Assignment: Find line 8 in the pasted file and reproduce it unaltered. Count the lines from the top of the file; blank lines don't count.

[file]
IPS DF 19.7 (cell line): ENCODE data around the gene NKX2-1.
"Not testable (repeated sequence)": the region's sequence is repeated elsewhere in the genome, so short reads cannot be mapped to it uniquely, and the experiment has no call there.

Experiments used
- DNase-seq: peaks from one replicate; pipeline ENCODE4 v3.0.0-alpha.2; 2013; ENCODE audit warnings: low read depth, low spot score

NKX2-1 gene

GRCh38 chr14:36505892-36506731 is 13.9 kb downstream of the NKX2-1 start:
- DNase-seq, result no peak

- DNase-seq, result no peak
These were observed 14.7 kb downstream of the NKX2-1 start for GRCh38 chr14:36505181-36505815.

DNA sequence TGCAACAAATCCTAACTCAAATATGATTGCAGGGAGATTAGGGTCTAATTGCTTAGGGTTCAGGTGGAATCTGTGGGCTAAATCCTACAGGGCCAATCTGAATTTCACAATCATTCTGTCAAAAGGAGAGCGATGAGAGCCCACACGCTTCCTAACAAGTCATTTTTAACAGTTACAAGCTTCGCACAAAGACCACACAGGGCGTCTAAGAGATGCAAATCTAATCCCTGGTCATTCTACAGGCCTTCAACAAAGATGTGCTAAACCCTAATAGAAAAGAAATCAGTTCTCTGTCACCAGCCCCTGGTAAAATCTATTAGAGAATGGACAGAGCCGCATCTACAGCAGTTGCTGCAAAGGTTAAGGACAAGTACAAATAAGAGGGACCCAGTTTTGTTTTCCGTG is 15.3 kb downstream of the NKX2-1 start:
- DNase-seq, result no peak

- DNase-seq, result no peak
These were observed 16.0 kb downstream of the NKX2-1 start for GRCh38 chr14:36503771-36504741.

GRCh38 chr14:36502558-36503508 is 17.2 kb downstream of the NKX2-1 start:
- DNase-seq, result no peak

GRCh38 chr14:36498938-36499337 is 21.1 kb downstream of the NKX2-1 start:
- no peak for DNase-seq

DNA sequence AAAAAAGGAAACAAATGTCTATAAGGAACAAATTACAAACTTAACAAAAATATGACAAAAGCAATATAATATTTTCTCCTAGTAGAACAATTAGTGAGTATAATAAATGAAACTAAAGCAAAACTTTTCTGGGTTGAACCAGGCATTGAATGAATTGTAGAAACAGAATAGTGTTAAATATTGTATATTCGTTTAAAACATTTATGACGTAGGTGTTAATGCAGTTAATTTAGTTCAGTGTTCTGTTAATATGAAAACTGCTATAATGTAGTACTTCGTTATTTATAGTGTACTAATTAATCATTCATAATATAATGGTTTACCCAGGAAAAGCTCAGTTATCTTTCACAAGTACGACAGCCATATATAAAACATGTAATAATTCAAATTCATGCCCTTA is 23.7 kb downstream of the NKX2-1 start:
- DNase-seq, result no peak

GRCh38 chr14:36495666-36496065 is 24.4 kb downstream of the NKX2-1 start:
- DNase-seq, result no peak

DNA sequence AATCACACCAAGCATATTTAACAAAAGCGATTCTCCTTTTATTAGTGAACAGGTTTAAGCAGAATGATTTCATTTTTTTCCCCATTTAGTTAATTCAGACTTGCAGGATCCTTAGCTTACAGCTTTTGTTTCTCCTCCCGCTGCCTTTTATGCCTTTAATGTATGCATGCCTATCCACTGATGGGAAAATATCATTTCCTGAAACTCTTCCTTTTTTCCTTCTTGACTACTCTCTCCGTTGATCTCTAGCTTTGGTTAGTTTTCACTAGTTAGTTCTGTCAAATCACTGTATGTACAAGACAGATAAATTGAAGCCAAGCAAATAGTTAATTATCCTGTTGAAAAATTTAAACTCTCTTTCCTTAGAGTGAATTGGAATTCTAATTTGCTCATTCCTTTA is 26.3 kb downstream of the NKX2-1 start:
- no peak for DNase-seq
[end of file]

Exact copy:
- DNase-seq, result no peak